Figure 2 Structures of thiamin and thiochrome.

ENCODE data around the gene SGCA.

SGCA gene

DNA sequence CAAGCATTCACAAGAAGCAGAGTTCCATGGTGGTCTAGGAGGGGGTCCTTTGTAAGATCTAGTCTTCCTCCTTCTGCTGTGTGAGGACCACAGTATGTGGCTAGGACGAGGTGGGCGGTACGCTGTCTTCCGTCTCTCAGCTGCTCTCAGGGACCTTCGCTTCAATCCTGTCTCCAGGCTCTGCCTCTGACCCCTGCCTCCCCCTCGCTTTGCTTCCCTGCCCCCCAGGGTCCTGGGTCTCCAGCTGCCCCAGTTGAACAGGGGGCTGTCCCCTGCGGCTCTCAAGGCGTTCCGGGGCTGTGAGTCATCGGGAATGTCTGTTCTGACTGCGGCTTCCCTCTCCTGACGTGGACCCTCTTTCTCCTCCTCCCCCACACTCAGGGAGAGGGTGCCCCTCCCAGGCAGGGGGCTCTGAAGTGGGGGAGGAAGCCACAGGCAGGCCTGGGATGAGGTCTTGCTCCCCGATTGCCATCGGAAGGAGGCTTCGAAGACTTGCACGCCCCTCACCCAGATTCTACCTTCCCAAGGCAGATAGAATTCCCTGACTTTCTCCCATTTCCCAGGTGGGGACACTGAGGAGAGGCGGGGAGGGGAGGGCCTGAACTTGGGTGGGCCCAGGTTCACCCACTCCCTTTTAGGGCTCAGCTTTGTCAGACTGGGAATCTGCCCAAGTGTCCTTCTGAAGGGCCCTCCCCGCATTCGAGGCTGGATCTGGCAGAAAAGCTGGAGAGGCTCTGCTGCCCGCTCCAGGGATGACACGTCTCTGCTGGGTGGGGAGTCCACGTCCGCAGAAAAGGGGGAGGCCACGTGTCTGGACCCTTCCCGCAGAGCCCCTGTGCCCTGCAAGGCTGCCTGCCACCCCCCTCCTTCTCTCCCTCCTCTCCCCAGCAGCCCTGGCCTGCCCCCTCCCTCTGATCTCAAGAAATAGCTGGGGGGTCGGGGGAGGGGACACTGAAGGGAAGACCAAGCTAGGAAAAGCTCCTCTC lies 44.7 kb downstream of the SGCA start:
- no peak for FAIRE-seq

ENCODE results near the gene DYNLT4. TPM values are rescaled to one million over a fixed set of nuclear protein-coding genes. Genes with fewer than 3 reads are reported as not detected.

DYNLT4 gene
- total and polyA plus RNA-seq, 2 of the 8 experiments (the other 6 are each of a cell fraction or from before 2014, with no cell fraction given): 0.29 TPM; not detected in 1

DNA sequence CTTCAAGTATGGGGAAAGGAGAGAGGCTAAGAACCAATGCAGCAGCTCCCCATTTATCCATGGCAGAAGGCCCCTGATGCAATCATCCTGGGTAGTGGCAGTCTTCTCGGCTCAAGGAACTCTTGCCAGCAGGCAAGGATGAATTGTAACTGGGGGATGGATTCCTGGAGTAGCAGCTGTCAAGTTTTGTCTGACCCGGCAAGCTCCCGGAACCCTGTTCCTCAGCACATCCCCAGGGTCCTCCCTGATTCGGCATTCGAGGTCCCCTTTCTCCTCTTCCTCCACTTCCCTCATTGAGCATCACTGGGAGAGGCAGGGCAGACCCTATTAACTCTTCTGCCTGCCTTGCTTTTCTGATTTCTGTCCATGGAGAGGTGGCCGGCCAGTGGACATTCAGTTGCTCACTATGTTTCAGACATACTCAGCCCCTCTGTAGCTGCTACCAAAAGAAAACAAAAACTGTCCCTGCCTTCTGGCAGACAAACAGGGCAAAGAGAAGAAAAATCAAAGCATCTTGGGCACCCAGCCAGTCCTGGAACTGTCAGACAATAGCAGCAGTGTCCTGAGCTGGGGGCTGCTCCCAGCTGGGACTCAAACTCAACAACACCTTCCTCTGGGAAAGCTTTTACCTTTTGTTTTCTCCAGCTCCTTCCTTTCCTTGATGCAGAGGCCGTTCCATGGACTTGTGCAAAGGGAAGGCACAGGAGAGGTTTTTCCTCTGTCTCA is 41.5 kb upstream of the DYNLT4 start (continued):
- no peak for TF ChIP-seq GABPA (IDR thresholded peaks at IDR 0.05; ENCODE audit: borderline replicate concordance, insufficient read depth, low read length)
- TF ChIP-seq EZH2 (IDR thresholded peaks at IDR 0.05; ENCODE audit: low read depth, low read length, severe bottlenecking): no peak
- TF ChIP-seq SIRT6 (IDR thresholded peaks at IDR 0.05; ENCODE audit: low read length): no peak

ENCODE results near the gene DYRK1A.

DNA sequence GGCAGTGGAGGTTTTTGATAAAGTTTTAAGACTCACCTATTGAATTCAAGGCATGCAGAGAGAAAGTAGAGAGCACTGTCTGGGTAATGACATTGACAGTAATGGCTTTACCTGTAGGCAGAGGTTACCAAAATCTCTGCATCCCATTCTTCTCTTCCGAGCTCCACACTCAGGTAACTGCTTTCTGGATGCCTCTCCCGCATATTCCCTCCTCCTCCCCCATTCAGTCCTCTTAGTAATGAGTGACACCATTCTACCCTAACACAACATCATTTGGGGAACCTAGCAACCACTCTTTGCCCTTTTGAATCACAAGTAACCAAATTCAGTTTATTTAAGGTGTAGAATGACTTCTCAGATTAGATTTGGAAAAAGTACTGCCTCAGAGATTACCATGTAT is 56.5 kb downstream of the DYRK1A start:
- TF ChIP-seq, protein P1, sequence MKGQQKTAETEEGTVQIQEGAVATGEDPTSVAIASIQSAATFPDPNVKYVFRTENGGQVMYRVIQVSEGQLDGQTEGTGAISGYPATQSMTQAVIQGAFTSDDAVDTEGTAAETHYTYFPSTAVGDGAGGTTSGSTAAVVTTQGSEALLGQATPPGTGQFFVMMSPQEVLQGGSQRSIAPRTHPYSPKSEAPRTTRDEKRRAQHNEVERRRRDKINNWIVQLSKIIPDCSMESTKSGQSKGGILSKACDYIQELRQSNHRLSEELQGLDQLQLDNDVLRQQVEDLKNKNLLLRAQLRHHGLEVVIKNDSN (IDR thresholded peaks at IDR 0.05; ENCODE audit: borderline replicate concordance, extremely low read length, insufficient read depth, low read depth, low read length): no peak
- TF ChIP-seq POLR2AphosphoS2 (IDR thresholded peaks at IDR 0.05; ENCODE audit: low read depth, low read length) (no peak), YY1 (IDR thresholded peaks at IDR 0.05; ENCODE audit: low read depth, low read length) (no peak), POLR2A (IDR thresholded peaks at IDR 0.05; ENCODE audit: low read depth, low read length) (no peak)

quantitatively to thiochrome (Figure 2). In addition, anti-thiamin factors in food can accelerate thiamin losses. Paralysis in foxes fed raw carp led to the discovery of the thiaminase enzymes. Two thiami-nases are found in food. Thiaminase I is found in fish, shellfish, ferns, and some bacteria and catalyzes a base exchange reaction between thiazole and another base. Thiaminase II is a hydrolytic enzyme that cleaves the vitamin at the methylene bridge and is found mainly in bacteria. The thiaminases are heat labile, so only food that is eaten raw or fermented may loose thiamin during its preparation or in the gastrointestinal tract. There are also heat-stable anti-thiamin factors that are found in ferns, tea, betel nuts, large numbers of plants and vegetables, and some animal tissues. Anti-thiamin factors bind with varying degrees of attachment to thiamin and may or may not interfere with the bioavailability of thiamin. Diphenols, especially those with the hydroxyl groups in the ortho position, tend to react to give products that are both thiochrome negative and microbiologi-cally inactive (i.e., thiamin is deactivated). Thus, in areas of northern and northeastern Thailand where tea drinking, chewing fermented tea leaves, chewing betel nuts, and consuming raw/fermented fish are common practices, thiamin deficiency still occurs despite thiamin intakes of 0.44-0.50 mg/4.2MJ.

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